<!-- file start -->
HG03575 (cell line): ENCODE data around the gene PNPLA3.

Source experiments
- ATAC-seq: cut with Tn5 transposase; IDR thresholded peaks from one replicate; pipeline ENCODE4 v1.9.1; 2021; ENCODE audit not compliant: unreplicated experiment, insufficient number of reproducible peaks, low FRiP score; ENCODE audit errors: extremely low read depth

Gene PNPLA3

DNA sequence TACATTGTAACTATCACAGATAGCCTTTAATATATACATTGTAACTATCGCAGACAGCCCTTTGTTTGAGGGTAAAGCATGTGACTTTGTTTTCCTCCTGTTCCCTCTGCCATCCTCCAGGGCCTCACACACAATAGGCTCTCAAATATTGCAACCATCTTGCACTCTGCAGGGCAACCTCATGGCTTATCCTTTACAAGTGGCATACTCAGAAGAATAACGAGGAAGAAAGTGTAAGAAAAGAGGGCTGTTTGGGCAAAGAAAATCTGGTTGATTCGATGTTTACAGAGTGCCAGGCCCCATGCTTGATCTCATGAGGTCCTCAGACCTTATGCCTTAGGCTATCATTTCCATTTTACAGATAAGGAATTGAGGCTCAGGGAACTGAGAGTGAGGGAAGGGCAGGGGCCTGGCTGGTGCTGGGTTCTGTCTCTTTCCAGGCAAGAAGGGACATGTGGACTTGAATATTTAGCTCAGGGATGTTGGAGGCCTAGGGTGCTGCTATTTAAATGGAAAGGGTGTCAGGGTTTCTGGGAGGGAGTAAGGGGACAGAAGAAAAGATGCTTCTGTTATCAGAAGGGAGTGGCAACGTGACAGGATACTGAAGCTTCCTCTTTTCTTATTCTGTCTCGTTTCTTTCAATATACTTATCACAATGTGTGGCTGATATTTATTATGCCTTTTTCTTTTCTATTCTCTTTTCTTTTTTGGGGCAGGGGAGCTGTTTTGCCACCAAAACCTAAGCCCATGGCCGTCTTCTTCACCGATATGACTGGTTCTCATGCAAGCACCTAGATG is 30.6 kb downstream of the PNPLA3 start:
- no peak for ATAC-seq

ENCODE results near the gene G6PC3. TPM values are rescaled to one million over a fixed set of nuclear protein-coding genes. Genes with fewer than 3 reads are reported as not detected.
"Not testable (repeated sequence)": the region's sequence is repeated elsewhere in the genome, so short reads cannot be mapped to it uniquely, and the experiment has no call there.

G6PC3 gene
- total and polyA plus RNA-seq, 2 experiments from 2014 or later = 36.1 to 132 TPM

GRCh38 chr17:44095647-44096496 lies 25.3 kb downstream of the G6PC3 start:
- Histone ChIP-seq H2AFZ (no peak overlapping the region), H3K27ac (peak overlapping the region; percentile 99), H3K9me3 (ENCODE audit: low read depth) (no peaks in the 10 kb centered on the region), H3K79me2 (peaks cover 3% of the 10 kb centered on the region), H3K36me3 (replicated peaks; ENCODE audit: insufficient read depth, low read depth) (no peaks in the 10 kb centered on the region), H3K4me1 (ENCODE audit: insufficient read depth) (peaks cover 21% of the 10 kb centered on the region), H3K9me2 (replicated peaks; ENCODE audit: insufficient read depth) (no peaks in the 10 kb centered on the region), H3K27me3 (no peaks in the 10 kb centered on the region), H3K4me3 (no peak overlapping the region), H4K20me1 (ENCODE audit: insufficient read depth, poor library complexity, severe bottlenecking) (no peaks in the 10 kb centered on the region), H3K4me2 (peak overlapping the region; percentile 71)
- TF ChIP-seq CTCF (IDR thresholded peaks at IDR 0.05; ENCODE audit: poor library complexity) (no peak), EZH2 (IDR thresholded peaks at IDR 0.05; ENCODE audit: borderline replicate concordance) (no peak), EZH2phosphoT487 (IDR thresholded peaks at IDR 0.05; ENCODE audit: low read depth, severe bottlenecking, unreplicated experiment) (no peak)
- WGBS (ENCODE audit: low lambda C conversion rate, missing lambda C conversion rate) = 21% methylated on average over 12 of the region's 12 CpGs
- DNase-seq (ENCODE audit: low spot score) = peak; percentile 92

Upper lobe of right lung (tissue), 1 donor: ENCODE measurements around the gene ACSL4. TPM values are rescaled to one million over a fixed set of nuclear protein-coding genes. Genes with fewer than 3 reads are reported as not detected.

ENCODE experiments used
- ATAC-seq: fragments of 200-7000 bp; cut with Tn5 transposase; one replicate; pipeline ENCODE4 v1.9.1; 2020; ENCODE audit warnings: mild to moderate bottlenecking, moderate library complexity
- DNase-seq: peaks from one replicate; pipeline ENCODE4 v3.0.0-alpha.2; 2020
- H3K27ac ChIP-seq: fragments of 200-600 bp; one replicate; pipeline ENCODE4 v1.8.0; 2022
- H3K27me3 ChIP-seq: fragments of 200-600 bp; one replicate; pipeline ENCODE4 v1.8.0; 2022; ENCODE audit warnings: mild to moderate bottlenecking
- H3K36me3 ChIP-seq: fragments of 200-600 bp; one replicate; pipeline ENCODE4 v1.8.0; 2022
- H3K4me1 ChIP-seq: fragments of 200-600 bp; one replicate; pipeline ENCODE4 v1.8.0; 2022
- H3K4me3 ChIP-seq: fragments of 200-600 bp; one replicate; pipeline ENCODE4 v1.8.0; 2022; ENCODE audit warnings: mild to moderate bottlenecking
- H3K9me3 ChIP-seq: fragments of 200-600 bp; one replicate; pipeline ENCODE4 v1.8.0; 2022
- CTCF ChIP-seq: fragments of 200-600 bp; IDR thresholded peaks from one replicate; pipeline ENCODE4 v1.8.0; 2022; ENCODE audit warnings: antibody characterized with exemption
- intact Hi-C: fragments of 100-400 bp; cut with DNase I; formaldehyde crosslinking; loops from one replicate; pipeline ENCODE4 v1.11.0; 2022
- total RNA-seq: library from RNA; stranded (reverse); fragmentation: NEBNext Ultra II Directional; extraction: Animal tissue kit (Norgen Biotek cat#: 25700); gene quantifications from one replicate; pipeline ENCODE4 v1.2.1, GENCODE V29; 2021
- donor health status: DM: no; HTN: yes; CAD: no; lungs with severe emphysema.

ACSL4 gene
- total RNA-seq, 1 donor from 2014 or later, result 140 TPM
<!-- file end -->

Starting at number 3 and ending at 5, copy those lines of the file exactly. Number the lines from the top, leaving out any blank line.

- ATAC-seq: cut with Tn5 transposase; IDR thresholded peaks from one replicate; pipeline ENCODE4 v1.9.1; 2021; ENCODE audit not compliant: unreplicated experiment, insufficient number of reproducible peaks, low FRiP score; ENCODE audit errors: extremely low read depth

Gene PNPLA3

DNA sequence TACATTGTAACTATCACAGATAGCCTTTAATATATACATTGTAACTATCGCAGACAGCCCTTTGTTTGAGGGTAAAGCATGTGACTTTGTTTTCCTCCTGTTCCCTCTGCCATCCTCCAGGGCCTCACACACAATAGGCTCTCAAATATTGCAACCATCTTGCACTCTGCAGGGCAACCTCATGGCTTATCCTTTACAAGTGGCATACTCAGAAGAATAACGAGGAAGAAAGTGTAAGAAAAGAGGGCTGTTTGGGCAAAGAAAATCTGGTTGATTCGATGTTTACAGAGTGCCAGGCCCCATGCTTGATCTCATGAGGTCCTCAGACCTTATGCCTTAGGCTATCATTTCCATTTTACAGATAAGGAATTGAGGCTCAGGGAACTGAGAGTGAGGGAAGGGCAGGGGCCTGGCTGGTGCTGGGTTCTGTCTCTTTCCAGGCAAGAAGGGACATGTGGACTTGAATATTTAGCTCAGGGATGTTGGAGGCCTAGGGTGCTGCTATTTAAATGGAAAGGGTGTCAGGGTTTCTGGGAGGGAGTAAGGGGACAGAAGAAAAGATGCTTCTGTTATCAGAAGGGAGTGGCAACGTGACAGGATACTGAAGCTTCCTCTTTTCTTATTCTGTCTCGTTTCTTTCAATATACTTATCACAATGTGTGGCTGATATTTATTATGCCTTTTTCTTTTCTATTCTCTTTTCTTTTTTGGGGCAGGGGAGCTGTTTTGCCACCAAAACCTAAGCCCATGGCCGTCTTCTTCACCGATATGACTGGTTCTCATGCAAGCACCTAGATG is 30.6 kb downstream of the PNPLA3 start: